Director-General of EuropeAid
(European Commission, Brussels)
‘Key features and outcomes of the European Commission’s
development cooperation activities on migration and asylum affairs’
Ü Eurasylum Ltd: EuropeAid’s mission is to implement the external aid instruments of the European Commission, which are funded by the European Community budget and the European Development Fund. This includes responsibility for all phases of the project cycle, from identification and appraisal of projects and programmes, to preparation of financing decisions, implementation and monitoring, and evaluation of projects and programmes. In the field of migration and asylum, under its Cards, Tacis, Meda and Fed programmes, EuropeAid has been supporting a wide range of development and technical assistance interventions in most developing and transition countries worldwide. Can you sum up some of EuropeAid’s key activities in the field of migration and asylum, describing their scope, intervention strategies and major outcomes, and highlighting some concrete project examples drawn from different regions of the world?
Ü Koos Richelle: The main instruments, as you have indicated, have indeed consisted of the various geographic programmes. However, in reality, the number of concrete projects – which is still relatively limited does not reflect the very high level of political attention paid to the issue of migration. This is so for two main reasons: first, the mindset of the people working in the development sector has had to adapt to the fact that development and migration are linked, and that, indeed, it can be in the interest of our partner countries to improve, for example, their migration management capacities. Secondly, in our long-term strategic documents, such as the Country Strategy Papers (CSPs), migration issues used to be almost absent. This is now changing, since, for example, for all African, Pacific and Caribbean (ACP) countries, migration profiles were drafted and will be included in the CSPs.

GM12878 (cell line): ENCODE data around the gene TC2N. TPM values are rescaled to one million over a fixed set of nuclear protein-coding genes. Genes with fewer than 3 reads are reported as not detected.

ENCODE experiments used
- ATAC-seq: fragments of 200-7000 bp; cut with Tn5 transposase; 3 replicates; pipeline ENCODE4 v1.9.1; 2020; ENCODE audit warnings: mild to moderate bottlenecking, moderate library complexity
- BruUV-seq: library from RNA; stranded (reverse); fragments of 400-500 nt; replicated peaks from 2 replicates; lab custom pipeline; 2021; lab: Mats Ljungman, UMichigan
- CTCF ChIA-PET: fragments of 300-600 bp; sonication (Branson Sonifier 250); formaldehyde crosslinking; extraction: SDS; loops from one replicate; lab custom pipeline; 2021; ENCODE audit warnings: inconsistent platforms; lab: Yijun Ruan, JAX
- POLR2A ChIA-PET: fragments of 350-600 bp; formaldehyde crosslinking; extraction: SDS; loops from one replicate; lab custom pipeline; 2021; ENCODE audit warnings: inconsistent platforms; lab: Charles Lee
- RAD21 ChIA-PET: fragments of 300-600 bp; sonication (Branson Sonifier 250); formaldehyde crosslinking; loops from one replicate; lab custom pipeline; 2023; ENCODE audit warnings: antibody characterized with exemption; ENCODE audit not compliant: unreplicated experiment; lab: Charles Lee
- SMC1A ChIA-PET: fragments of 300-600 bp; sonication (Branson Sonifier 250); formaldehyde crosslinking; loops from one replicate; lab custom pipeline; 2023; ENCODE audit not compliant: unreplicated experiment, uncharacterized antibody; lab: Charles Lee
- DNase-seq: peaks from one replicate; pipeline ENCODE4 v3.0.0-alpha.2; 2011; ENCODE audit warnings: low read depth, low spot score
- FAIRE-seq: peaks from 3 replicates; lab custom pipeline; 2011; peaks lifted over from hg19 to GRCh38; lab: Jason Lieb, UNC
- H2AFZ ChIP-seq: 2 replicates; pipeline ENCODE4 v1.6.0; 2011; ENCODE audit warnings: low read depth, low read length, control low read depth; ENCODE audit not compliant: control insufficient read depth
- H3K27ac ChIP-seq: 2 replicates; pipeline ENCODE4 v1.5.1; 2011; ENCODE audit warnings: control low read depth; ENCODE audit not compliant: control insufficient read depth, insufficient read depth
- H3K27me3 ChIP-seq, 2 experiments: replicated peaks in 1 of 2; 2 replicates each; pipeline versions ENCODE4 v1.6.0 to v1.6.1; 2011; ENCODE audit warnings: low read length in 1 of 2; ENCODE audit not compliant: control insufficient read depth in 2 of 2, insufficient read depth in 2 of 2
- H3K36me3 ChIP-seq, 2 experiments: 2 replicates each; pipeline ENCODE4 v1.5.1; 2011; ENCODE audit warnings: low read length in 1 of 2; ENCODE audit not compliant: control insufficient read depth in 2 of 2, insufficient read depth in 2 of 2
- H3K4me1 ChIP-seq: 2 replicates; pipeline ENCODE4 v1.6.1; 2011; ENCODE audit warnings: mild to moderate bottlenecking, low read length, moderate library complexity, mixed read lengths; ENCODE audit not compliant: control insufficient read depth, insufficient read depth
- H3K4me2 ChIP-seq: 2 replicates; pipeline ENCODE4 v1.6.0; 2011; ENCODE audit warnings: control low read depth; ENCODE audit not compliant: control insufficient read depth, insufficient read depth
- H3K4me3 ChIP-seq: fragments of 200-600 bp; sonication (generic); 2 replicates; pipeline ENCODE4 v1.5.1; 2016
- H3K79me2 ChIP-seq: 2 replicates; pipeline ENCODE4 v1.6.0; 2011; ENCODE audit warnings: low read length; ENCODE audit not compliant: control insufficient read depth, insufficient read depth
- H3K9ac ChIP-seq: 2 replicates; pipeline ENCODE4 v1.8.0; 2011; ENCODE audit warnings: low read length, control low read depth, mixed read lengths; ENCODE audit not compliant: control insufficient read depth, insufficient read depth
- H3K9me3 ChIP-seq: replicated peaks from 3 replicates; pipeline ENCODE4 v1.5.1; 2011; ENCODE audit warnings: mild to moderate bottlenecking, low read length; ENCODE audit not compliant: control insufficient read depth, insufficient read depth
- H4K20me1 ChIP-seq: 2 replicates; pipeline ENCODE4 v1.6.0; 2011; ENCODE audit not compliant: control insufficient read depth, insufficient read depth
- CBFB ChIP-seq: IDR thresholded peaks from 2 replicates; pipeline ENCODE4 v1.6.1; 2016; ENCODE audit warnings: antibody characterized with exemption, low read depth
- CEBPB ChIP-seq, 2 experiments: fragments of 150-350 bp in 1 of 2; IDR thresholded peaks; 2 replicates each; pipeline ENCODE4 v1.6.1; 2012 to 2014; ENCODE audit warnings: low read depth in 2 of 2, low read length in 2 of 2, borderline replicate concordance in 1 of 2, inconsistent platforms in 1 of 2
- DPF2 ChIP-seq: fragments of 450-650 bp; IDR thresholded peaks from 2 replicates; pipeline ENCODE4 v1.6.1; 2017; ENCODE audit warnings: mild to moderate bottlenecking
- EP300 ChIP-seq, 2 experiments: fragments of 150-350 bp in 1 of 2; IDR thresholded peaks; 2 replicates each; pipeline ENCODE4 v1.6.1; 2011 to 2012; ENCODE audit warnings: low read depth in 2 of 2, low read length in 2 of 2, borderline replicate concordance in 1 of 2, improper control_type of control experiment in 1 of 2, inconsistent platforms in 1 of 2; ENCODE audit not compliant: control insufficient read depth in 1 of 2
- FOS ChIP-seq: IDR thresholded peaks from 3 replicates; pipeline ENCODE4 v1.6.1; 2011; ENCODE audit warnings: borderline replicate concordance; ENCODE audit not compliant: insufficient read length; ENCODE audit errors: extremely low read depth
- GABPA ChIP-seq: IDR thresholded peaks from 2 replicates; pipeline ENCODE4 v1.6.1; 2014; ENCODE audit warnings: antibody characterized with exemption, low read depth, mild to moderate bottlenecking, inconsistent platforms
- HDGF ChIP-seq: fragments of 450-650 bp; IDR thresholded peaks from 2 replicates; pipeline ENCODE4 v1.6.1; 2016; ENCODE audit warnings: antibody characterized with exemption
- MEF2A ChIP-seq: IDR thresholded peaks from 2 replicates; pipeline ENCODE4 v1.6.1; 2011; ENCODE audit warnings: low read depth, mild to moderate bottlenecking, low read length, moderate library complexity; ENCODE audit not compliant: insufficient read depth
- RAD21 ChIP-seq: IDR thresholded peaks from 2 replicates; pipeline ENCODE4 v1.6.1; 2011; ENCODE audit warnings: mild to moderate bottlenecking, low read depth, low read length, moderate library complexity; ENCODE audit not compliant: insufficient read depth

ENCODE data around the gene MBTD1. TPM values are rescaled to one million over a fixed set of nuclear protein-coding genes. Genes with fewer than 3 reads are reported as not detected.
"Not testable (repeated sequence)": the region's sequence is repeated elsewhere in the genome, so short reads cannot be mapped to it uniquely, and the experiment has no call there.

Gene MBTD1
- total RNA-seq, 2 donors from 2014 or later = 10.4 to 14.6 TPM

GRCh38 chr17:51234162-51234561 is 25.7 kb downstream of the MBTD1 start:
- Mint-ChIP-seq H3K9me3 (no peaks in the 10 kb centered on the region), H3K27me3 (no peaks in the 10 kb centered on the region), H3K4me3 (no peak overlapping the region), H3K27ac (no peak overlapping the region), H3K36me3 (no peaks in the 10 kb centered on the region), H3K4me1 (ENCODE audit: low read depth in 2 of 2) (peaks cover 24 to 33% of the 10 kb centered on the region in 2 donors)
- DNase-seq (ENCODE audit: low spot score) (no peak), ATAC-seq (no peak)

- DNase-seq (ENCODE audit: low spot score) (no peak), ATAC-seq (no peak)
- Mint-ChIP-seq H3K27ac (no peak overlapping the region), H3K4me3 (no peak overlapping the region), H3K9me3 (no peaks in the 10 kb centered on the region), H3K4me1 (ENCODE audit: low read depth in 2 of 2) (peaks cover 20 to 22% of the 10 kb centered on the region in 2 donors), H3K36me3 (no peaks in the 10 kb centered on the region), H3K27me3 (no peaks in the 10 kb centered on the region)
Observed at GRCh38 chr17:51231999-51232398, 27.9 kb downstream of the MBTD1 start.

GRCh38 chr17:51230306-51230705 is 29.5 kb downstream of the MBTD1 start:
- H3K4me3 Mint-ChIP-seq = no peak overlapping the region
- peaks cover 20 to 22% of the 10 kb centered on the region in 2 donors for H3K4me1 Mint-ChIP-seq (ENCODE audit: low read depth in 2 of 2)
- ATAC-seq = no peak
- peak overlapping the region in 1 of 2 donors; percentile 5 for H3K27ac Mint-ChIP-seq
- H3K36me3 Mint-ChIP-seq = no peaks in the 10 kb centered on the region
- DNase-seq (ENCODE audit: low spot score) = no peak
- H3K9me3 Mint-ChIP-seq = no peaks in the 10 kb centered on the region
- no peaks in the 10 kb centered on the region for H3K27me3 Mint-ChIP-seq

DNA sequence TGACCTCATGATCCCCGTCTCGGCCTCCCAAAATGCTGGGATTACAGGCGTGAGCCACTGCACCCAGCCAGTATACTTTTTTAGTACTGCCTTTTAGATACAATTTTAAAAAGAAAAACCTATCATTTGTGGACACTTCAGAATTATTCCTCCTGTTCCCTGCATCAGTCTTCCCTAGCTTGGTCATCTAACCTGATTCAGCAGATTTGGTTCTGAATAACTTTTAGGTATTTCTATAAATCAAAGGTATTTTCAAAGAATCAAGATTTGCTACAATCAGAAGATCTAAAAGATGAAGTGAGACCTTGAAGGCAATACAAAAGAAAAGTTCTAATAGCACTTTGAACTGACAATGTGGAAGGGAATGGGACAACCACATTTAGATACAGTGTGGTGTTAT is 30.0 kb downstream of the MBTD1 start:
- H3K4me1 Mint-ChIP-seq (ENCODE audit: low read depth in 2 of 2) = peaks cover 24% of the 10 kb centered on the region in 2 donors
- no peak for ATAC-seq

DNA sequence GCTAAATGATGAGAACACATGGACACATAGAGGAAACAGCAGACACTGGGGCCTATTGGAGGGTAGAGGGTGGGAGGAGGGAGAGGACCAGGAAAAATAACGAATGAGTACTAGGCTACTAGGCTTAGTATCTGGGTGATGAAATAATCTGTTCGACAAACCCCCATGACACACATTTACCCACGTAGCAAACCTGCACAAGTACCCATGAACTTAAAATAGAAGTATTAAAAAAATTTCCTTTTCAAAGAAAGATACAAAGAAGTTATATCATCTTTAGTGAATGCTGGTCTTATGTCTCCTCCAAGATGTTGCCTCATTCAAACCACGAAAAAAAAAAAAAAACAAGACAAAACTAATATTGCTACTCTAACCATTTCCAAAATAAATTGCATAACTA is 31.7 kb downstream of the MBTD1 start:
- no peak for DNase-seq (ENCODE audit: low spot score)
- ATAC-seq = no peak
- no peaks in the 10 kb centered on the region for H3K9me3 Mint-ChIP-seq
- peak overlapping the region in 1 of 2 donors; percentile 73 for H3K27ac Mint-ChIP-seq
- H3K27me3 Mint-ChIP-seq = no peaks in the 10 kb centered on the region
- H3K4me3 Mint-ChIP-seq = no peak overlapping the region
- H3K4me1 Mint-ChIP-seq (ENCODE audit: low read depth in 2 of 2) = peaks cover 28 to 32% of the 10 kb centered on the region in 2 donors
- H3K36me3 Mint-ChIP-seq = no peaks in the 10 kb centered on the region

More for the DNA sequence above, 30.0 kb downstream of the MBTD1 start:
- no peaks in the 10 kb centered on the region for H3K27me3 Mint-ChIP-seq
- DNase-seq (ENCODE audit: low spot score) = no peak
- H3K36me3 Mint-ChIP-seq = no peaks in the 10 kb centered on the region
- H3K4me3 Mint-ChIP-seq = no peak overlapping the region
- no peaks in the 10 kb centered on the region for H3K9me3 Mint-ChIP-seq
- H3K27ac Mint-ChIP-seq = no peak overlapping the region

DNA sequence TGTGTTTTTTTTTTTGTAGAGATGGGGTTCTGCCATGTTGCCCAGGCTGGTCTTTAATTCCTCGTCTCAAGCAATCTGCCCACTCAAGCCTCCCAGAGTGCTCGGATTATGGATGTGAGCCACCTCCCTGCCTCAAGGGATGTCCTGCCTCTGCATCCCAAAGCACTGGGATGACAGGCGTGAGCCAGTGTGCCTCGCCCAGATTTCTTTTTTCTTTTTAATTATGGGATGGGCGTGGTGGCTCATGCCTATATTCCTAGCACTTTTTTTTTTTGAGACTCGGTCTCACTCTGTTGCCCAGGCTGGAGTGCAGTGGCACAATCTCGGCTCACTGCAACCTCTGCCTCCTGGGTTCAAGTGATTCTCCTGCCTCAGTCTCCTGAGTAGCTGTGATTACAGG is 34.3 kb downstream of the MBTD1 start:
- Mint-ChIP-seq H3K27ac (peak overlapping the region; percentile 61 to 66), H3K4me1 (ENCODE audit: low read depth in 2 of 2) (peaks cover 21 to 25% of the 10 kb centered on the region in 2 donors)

Now, to come back to your question, I want to stress that we are trying to find a balanced approach. On the one hand, we are supporting actions which can be interpreted as being more ‘restrictive’, such as support for document security, border management or the provision of facilities for border guards, for example in the Ukraine. On the other hand, however, we also support projects that aim, for example, to stimulate legal migration, defend migrants rights, and ensure better protection for refugees. These projects are designed to stimulate the positive effects migration can have on the development of our partner countries. Examples of such projects can be found in North and West Africa, but also in Asia and former Soviet Union states such as Moldova.
Ü Eurasylum Ltd: The main EU thematic financial instrument in support of development co-operation activities in the field of migration and asylum, which is complementary to EuropeAid’s geographic programmes, is the AENEAS Programme.The purpose of this programme is to promote EU cooperation with third countries in the field of migration and, in partnership with them, to contribute to: the development of legislation in the field of migration; the development of legal migration; the development of legislation and national practices on international protection and asylum; the development of policies to stem illegal migration, including trafficking in human beings; and the facilitation of readmission and sustainable reintegration of returnees. The AENEAS yearly budget was approximately EUR 30 million in 2005 and EUR 40 million in 2006. Can you discuss some of AENEAS key project interventions and most noteworthy outcomes to date?